Alaska and Northwestern Canada quarterly climate impacts and outlook: December 2018

Weather and Climate Highlights and Impacts, Sept.-Nov. 2018; Climate Outlook Jan.– Mar. 2019

Weather and Climate Highlights for September to November 2018
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Bettles: Autumn started off with a snow drought as this was the first September in more than 20 years to record no snow at all.

Bethel: The first freezing temperature of the autumn did not occur until October, leading to the longest growing season of record by far at 155 days.

Anchorage: With an average temperature of 43.3 °F/6.3 °C and the first freeze of the season not happening until October 28, this autumn was the mildest autumn on record.

Yukon, NW BC, SW NT: Warmer and drier than averaged conditions over the majority of the region resulted in lower than average snowpack by the end of November. Mayo, YK and Yellowknife, NT, saw their driest fall since 1926 and 1941, respectively.

Burwash: Fifth warmest autumn since 1967, with an average temperature of 29.5 °F/-1.4 °C.

NT: The majority of the southwestern and eastern communities recorded colder than average fall temperatures, contrasting with the warmer than average neighboring Yukon Territory.

Temperature & Precipitation, September-November 2018

Between September and November 2018, Alaska, the majority of the Yukon Territory, and a small portion of northwestern Northwest Territories (NT) experienced warmer than average conditions. Small pockets of below average temperatures were recorded in northern BC and southeastern NT. In contrast, below average temperatures were observed over the eastern NT over that same period (not shown on the map). Total precipitation between September and November 2018 was below average over a small area in northwestern Alaska, and across a band spanning southern Alaska, southern Yukon, and southern NT. On the other hand, above normal precipitation was observed along the coast of the Beaufort Sea extending inland along the Alaska/Yukon border, and over northern eastern British Columbia.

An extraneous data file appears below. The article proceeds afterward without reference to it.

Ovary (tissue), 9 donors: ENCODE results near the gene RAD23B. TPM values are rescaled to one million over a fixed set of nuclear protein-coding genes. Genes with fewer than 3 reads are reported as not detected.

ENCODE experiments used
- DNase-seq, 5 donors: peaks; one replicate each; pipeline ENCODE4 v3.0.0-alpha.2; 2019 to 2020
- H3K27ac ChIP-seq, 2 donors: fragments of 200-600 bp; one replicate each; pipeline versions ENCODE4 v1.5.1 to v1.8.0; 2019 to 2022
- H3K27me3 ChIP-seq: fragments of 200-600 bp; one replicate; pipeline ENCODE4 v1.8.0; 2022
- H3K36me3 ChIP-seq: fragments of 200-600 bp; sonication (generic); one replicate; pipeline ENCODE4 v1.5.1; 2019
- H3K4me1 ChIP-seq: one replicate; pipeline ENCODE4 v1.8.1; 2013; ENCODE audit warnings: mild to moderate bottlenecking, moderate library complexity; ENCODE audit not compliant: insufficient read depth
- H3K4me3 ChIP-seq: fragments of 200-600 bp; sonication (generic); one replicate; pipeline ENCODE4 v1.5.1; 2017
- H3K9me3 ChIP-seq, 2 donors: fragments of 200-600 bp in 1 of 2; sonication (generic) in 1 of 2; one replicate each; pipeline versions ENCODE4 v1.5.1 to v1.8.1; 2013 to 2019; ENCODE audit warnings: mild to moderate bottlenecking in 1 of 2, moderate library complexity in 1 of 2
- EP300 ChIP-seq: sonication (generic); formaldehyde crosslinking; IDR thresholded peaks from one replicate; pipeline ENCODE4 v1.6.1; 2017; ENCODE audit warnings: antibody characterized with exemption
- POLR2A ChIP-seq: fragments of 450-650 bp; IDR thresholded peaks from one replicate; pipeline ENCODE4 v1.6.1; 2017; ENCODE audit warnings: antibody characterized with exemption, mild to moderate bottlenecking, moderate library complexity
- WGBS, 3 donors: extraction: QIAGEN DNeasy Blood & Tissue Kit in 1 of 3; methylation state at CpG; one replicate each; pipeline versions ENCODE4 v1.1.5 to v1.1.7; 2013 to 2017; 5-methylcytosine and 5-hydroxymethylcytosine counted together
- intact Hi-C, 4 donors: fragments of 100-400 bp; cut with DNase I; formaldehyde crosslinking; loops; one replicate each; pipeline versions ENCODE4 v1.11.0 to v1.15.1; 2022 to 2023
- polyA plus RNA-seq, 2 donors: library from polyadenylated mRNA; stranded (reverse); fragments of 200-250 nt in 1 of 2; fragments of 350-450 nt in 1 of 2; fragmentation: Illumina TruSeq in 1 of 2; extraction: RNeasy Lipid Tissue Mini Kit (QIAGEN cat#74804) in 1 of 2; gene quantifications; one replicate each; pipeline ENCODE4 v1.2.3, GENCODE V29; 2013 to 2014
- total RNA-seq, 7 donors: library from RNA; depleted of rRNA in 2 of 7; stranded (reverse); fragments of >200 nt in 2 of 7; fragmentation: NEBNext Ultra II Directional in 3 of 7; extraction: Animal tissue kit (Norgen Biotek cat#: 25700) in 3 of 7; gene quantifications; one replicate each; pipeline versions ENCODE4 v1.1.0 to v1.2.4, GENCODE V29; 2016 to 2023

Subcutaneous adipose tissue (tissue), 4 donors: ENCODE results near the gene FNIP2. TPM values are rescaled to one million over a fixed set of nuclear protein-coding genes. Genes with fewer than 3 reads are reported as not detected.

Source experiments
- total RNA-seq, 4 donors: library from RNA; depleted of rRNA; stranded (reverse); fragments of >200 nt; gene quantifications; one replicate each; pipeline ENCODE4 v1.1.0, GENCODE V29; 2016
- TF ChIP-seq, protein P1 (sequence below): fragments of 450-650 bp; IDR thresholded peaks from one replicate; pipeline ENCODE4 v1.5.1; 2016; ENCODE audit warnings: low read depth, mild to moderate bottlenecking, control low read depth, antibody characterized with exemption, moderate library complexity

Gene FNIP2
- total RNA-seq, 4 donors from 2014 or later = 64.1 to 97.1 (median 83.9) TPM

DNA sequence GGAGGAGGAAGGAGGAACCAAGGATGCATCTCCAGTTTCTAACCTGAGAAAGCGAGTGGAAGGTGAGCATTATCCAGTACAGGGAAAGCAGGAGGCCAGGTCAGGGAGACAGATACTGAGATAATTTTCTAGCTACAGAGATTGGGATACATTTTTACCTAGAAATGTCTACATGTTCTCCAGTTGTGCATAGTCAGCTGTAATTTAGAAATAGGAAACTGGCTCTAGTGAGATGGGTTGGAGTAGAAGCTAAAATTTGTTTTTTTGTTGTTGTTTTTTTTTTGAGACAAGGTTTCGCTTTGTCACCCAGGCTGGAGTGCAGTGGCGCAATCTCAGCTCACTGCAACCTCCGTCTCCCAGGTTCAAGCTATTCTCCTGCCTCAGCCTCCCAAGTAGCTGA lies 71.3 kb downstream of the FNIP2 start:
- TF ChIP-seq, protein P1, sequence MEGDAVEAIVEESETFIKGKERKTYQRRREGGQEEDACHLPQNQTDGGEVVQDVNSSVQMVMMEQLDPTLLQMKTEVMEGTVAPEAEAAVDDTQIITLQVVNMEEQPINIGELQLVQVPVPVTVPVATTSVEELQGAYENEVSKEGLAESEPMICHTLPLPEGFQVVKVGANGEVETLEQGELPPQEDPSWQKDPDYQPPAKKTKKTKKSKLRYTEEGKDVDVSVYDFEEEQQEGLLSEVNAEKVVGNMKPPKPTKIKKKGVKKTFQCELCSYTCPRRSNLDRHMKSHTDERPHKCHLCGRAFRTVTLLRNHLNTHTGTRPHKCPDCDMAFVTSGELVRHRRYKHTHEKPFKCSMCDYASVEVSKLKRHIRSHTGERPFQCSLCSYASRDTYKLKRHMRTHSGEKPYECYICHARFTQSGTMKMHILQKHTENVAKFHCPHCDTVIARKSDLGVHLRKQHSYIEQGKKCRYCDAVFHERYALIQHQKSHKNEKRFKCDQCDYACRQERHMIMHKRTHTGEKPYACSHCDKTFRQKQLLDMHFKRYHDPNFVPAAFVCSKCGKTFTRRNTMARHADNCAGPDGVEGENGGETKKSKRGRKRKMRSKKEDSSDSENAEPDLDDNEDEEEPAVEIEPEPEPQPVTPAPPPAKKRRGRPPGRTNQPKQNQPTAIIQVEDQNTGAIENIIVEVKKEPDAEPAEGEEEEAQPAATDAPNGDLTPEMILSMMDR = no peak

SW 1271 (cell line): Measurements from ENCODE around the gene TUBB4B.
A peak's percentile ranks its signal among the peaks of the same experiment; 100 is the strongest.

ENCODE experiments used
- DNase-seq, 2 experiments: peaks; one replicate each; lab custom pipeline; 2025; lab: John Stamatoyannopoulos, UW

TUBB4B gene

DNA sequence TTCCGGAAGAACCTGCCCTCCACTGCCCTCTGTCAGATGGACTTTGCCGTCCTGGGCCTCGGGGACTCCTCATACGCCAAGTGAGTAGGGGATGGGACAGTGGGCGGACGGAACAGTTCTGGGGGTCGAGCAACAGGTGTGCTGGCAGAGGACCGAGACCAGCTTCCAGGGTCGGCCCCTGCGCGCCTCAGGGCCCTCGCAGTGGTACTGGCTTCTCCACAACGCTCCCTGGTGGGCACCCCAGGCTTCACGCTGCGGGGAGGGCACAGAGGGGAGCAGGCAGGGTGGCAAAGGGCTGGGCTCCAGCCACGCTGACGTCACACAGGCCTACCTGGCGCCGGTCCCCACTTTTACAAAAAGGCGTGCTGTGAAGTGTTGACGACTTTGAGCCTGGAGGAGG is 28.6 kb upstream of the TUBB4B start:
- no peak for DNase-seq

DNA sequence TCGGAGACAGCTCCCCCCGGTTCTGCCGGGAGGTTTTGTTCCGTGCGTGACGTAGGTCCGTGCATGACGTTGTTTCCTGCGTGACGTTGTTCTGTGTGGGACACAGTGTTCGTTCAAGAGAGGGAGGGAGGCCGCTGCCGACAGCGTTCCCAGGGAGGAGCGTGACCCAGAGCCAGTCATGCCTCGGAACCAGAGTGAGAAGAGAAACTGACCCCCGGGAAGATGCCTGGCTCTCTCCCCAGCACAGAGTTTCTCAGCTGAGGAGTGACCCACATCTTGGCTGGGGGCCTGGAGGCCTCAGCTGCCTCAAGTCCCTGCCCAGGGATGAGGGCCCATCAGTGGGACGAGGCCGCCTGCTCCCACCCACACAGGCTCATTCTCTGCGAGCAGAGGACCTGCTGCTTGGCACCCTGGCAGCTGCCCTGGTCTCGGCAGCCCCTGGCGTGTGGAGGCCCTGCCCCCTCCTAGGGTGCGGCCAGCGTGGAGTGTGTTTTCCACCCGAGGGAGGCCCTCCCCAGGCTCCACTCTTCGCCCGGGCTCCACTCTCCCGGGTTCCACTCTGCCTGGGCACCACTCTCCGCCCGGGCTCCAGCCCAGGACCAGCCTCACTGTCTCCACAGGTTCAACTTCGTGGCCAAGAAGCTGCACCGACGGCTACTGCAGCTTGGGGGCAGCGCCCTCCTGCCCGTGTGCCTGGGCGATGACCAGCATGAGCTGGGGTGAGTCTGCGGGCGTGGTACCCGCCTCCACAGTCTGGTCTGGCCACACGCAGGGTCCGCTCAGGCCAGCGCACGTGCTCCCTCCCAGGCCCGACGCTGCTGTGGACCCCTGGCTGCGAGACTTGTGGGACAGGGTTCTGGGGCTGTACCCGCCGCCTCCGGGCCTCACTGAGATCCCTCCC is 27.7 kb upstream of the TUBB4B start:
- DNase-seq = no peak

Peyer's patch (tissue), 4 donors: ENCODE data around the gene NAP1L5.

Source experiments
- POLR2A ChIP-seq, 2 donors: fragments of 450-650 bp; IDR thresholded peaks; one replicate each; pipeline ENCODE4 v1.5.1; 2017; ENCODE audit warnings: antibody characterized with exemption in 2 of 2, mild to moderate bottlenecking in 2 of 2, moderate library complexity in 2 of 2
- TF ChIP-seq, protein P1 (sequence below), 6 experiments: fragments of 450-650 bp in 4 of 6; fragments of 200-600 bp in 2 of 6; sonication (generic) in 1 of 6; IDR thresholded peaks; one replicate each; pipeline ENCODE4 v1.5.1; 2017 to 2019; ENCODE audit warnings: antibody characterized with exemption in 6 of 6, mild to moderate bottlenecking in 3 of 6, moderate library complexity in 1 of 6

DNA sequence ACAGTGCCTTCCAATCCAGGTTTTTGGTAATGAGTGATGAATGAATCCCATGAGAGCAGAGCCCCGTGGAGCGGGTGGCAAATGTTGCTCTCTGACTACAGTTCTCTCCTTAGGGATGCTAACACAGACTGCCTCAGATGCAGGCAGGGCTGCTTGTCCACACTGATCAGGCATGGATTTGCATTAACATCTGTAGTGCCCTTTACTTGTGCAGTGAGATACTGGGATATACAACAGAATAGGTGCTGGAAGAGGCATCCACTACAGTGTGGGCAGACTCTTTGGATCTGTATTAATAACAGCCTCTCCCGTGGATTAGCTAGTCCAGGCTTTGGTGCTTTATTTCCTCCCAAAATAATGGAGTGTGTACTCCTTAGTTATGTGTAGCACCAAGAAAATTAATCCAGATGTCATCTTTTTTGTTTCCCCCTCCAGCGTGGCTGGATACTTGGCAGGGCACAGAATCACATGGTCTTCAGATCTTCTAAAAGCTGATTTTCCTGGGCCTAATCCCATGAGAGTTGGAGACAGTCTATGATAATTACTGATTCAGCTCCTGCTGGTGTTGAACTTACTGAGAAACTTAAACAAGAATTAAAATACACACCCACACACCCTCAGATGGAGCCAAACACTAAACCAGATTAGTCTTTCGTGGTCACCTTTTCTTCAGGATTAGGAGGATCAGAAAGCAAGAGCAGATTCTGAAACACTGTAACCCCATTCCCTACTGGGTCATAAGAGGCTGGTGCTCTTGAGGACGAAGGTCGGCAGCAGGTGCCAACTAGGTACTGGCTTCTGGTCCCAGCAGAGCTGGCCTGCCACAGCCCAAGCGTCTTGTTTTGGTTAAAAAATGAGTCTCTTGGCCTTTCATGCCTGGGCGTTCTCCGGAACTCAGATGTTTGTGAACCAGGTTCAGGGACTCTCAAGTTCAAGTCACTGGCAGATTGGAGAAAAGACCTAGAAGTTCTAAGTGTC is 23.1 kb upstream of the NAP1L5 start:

A persistent high pressure system brought warmer and drier than average conditions in Alaska.  The photo below shows the resulting lack of sea ice along the shore of the Beaufort and Chukchi Seas, as well as the large extent of bare ground in Northern Alaska on October 4, 2018, where snow was limited to mountainous areas. Photo courtesy of GINA/UAF, Rick Thoman, 2018.

Satellite view northern Alaska and the Beaufort and Chukchi Seas areas.
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The photo shows the resulting lack of sea ice along the shore of the Beaufort and Chukchi Seas, as well as the large extent of bare ground in Northern Alaska on October 4, 2018, where snow was limited to mountainous areas. Photo courtesy of GINA/UAF, Rick Thoman, 2018.

Unlike the majority of the Beaufort Sea area, the ocean edge in the Tuktoyaktuk area started freezing in October, and water stayed open until the end of November. This is much later than usual for the community, which typically sees freeze up by late September. This was partly due to warmer than average ocean temperatures.

The photo below shows a young boy throwing a rock into the ocean from a beach in Tuktoyaktuk, NT in late October 2018. Photo credit: Janet Elias.

A young boy throws a rock into the ocean from a beach in Tuktoyaktuk, NT in late October 2018.
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A young boy throws a rock into the ocean from a beach in Tuktoyaktuk, NT in late October 2018. Water near the community typically freezes by late September. This year, the ocean edge started freezing in October, and water stayed open until the end of November, much later than usual for the community. Photo credit: Janet Elias.

Climatological temperature anomalies for September - November 2018
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The map shows the climatological temperature anomalies for the September - November 2018 time period. Over that time period, Alaska, the majority of the Yukon Territory, and a small portion of northwestern Northwest Territories (NT) experienced warmer than average conditions. Small pockets of below average temperatures were recorded in northern BC and southeastern NT.

Climatological precipitation anomalies for September - November 2018